While a deal hasn’t been formally struck, the City Council offered Johnson the opportunity Wednesday to be Anniston’s next city manager.
Johnson said he shares the vision others have of Anniston as having a vibrant downtown, a redeveloped McClellan and cleaned-up neighborhoods now suffering from blight.
But he also has a vision for how a Brian Johnson administration would function within City Hall.
“The mundane, day-to-day stuff, I find it personally offensive when I allow that kind of stuff to leak past me to my elected officials,” he said. “I have failed because now they are burdened with things that are my responsibility.”
The city manager oversees the day-to-day operations of the city, including more than 300 employees and a budget of roughly $35 million.
Johnson said he sees his job as ensuring the city staff is cohesive and working as a team so that the elected officials don’t have to worry about those details and can spend time on bigger issues and vision for the city.
Elected officials in Anniston have crossed a legal line into the city’s day-to-day business before, with council members suffering consequences. For example, state law prohibits Anniston council members from directing city staff, but in November 2011, Councilman John Spain was charged with giving an order to a police officer. Prosecutors decided not to pursue charges in December after Spain resigned. In July 2012, Councilman Ben Little was charged with giving an order to a public works employee; he was convicted in November. By that time, Little had already lost a re-election bid, but he appealed the verdict to circuit court, and the case is still pending.
The City Council voted 3-2 at a special meeting Wednesday afternoon to offer a contract to Johnson, the current city manager of Garden City, Ga.
“We need a game-changer,” said Mayor Vaughn Stewart. “We need someone who can come in and be an agent of change. I think Brian Johnson fits that bill.”
Councilman Jay Jenkins added that Johnson seems more dynamic and willing to take risks.
Councilwoman Millie Harris concurred, saying that she felt Johnson was a “mover and a shaker” and liked how easily he related with city staff.
“I’m honored that this offer has been extended to me,” Johnson said by phone as he drove to the airport. “It was a very revealing, insightful experience today. There’s no doubt that community has a bunch of people that really care about what’s going in the community from the elected officials on down.”
Councilmen David Reddick and Seyram Selase preferred Gerald Smith, who visited Anniston and interviewed with the council Monday, citing his two decades of experience as a key factor.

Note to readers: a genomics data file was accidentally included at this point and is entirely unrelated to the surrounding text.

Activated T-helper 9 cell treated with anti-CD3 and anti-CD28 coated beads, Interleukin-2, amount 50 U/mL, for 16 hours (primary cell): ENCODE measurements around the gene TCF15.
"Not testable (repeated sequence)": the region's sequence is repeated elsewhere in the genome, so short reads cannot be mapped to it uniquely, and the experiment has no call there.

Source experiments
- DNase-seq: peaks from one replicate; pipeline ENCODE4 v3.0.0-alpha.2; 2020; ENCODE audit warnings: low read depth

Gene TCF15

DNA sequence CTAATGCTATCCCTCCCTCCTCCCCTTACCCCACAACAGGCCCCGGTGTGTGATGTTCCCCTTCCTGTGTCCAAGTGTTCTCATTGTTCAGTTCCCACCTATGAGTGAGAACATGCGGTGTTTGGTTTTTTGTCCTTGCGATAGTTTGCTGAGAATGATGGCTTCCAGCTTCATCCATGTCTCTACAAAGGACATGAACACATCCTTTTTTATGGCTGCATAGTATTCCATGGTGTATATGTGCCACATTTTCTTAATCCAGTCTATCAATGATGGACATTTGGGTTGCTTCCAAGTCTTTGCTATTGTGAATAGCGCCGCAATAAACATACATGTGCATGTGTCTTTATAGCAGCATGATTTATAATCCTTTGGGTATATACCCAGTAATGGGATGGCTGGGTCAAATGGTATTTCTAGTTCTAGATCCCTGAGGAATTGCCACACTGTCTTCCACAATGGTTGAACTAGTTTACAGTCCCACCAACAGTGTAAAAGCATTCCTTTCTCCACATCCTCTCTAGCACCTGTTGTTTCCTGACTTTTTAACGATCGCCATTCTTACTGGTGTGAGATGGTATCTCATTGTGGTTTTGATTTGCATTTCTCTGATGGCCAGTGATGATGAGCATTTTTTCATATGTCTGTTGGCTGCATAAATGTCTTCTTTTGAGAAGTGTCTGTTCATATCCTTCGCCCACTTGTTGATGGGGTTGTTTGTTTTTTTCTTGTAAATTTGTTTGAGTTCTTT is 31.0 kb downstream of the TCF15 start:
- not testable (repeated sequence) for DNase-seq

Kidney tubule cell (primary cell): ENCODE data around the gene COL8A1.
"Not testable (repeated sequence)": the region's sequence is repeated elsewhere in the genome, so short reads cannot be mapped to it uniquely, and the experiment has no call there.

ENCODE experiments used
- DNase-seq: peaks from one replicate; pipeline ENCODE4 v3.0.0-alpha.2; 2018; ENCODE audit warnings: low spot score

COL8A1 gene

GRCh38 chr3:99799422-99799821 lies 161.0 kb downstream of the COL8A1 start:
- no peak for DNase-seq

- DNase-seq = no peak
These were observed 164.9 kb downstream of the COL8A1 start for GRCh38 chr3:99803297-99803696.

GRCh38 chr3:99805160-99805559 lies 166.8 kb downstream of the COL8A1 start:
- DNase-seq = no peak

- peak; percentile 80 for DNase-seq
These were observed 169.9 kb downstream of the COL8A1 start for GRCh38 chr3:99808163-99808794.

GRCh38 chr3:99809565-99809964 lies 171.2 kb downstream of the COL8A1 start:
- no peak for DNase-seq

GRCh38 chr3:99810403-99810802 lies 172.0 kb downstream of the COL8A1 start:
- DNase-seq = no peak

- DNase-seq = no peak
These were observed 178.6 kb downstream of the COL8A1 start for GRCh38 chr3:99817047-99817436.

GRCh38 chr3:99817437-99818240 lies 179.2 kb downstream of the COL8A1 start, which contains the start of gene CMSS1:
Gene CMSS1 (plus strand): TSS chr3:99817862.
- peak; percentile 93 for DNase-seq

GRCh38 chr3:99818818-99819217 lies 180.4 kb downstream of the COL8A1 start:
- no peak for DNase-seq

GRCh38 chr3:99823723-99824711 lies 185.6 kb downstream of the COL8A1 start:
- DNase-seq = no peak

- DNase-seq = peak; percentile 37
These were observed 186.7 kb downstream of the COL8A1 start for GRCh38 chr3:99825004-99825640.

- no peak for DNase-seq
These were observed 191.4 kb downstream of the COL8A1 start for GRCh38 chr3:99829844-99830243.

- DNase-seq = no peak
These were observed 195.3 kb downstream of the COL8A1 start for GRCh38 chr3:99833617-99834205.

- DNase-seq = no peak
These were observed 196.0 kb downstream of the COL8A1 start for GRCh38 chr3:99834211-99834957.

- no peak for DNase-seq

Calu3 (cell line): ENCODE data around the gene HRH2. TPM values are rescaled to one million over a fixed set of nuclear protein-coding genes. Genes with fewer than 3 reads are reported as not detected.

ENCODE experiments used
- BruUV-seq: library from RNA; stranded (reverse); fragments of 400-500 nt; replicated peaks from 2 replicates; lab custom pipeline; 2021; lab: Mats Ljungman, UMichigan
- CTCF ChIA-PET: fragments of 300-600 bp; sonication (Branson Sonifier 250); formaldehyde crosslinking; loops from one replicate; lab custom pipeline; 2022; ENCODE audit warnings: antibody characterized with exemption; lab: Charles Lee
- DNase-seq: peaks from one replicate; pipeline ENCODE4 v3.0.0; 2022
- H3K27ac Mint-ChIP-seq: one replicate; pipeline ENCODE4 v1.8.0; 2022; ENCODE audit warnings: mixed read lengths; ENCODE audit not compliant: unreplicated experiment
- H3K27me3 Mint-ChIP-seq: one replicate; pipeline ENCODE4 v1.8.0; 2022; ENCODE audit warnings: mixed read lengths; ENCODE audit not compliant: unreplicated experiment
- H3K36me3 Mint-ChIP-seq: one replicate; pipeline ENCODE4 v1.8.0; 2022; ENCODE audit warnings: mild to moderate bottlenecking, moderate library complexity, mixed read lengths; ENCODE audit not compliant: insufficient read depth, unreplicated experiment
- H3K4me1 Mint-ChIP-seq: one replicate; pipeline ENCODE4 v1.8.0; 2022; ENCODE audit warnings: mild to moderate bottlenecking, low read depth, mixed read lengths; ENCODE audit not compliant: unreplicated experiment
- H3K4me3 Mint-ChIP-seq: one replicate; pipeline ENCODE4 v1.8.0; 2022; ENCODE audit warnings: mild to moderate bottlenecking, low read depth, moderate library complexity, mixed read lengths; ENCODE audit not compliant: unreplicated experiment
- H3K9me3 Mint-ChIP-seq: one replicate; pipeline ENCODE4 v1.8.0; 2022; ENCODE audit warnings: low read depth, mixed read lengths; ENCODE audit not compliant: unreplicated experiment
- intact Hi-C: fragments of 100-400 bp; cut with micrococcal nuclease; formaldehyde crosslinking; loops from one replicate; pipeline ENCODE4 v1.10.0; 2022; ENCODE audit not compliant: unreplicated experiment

Selase said that with the entire council being so new, he felt Smith’s vast experience as a city administrator tipped the scale in his favor. But he also said he felt the council couldn’t go wrong with either candidate and felt comfortable with the council’s decision today.
Although he voted for Smith, Reddick said he liked the fact that Johnson is willing to own mistakes and problems arising from day-to-day operations at City Hall.
Before he can accept, Johnson said, two important things have to happen: He has to bring his wife to town to get a feel for the community, and he has to see the contract. When the city advertised the position for the second time, it raised the annual salary range to between $90,000 and $150,000.
“Sometimes the devil’s in the details,” Johnson said.
Johnson has more than six years’ experience as city manager of Garden City, a city of about 10,000 just outside Savannah. Before entering local government, Johnson spent about a decade in the military, first in the Navy then the Army. He said he discovered his love of local government when he was tasked with building local government in a community outside of Baghdad after the invasion of Iraq.
During his interview with the council, Johnson said if he accepted an offer from the city, he would likely be able to start within 30 days. Current City Manager Don Hoyt is set to retire at month’s end.
Johnson said he liked the fact that he didn’t find anyone averse to change when he visited Anniston Wednesday, but rather found a “stable full of community stakeholders” who seem ready to join him if he comes to Anniston and rolls up his sleeves to get things done.
“Everyone is like, ‘Yes, it is time for us to make some big-boy and big-girl decisions and to be really progressive and creative.’”
Staff writer Paige Rentz: 256-235-3564. On Twitter @PRentz_Star.